Money trauma is a reality many don't talk about

Gené Hunter
Michael Longmire/Unsplash

The word “trauma” is typically associated with significant life events, breakups, losses and horrific events we don’t know if we’ll recover from.

However, there’s another form of trauma that’s a reality for most people that isn’t heavily talked about: money trauma. Yes, it’s a real thing and many people experience it whether they know it or not.

When we think of money, we typically equate it with security, safety or power. It’s also equated to having a certain type of social status, usually the more money you have, the higher your status is. It can also afford you different opportunities and experiences that a lack of money won’t give you.

Money trauma can also be referred to as ‘Financial PTSD’ which refers to the result of living at least three months when one’s income is not adequate to meet one’s expenses. Usually, PTSD (or trauma) forms when an individual’s home life is disrupted and causes a great amount of stress due to not knowing how one will be able to pay bills or maintain their lifestyle. This can have a ripple effect and cause both physical and emotional stress on an individual. Some effects include:

  • Becoming hyperreactive to situations that remind a person of their financial problems
  • Insomnia and a constant feeling of looming financial obligations
  • Inability to feel close to friends and significant others
  • Difficulty enjoying things
  • Operating with a sense that bad things are inevitable and that life will be cut short due to financial status or loss of finances

Alternatively, it’s not an individual’s inability to pay for the basic needs and wants that creates trauma around money, it is normally the series of events that follow a financial loss. For example, an individual working as a freelance or contract worker could have the means to consistently pay their bills, but their contract unexpectedly ends and they not only have to worry about where their next check comes from but they also have to begin the job search process which takes up a lot of time.

One month away from work can easily turn into three months of falling behind on bills which threatens a person’s housing, food, healthcare or childcare.

Dealing with this can also lead to fear and paranoia regarding work and feeling like you’ll seldom have money to spend as well as save for future emergencies. It can also take away the enthusiasm to enjoy life and put people into survival mode.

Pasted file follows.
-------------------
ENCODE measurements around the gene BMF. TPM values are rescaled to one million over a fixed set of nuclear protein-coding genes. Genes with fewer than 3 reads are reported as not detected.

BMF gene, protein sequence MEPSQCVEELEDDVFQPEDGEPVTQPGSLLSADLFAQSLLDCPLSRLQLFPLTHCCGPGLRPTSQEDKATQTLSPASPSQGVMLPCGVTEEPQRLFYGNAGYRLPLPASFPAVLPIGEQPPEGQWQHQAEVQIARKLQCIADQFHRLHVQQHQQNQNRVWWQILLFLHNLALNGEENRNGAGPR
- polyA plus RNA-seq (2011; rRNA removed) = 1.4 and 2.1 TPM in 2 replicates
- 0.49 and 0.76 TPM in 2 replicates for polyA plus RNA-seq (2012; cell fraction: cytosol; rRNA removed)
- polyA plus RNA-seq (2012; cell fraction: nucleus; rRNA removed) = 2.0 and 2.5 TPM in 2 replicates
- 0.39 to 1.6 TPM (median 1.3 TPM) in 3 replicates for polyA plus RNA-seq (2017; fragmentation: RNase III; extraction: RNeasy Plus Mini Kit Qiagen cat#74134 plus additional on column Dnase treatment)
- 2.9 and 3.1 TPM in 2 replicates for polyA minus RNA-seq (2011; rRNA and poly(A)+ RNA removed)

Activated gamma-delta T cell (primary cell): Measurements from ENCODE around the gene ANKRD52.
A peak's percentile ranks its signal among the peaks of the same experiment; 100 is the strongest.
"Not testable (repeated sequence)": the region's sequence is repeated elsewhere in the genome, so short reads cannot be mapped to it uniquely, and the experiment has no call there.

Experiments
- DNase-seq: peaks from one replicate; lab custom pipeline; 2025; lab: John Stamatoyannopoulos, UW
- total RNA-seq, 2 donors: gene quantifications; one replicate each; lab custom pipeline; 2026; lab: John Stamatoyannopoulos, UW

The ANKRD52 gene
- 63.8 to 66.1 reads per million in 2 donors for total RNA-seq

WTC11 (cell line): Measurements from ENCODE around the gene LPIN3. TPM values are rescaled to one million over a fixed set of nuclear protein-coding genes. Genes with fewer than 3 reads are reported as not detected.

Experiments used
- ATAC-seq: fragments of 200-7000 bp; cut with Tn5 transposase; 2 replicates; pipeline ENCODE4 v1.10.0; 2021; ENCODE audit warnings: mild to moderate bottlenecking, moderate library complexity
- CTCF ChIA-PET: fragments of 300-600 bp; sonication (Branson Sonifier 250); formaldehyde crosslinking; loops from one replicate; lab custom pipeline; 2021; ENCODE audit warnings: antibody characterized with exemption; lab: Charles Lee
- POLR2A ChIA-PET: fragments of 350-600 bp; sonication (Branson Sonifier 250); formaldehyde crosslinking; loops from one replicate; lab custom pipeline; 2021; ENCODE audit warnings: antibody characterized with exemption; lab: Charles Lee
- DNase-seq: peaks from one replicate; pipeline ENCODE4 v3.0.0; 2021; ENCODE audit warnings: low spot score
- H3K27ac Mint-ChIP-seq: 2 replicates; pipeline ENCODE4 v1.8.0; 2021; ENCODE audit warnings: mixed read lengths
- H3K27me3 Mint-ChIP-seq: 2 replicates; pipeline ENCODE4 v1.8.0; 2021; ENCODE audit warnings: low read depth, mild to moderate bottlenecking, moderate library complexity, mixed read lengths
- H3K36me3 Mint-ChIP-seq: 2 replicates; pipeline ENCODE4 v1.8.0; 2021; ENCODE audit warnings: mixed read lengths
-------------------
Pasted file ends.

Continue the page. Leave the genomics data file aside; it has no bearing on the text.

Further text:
Although money trauma exists, it doesn’t have to be a burden you have to carry with you forever. While having a consistent flow and high amount of money are the ideal ways to combat the PTSD of financial loss, there are other ways to recover from the occurrence:

  • Plan for the future: Trauma can place us into survival mode and we are not able to think past our current circumstances. Take time to create a strategy for the future, whether it’s for weeks or months at a time to keep yourself out of a cycle of financial loss.
  • Label your feelings: We know that trauma affects us emotionally and it’s important to acknowledge that. Recognize what you’re feeling whether that be tense, anxious or nervous feelings around money. It’s important to not throw these things to the wayside.
  • Talk to a friend: Going through financial woes can seem embarrassing, but the truth is, we all go through at some point. DOn’t isolate yourself, embrace support from your closest family and friends. Getting social support helps change the stress reactivity that allows trauma to stay.
  • Talk to a professional: If you feel that your immediate circle won’t be able to provide the help you need, talk to a mental health professional who can help you work through strategies to get past it or put healthy practices in place.
  • Stop avoiding: You want to get to the point of working through your triggers, this comes with not avoiding things like your credit card balances, your checking or savings accounts. It’s important to know where you stand financially and create plans to tackle balances. Sometimes, fear thrives in the unknown. When you know where you stand, you’re able to be clear on what it is you need.

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Atlanta-based journalist with a passion for all things lifestyle and community. Story ideas/tips?

Atlanta, GA

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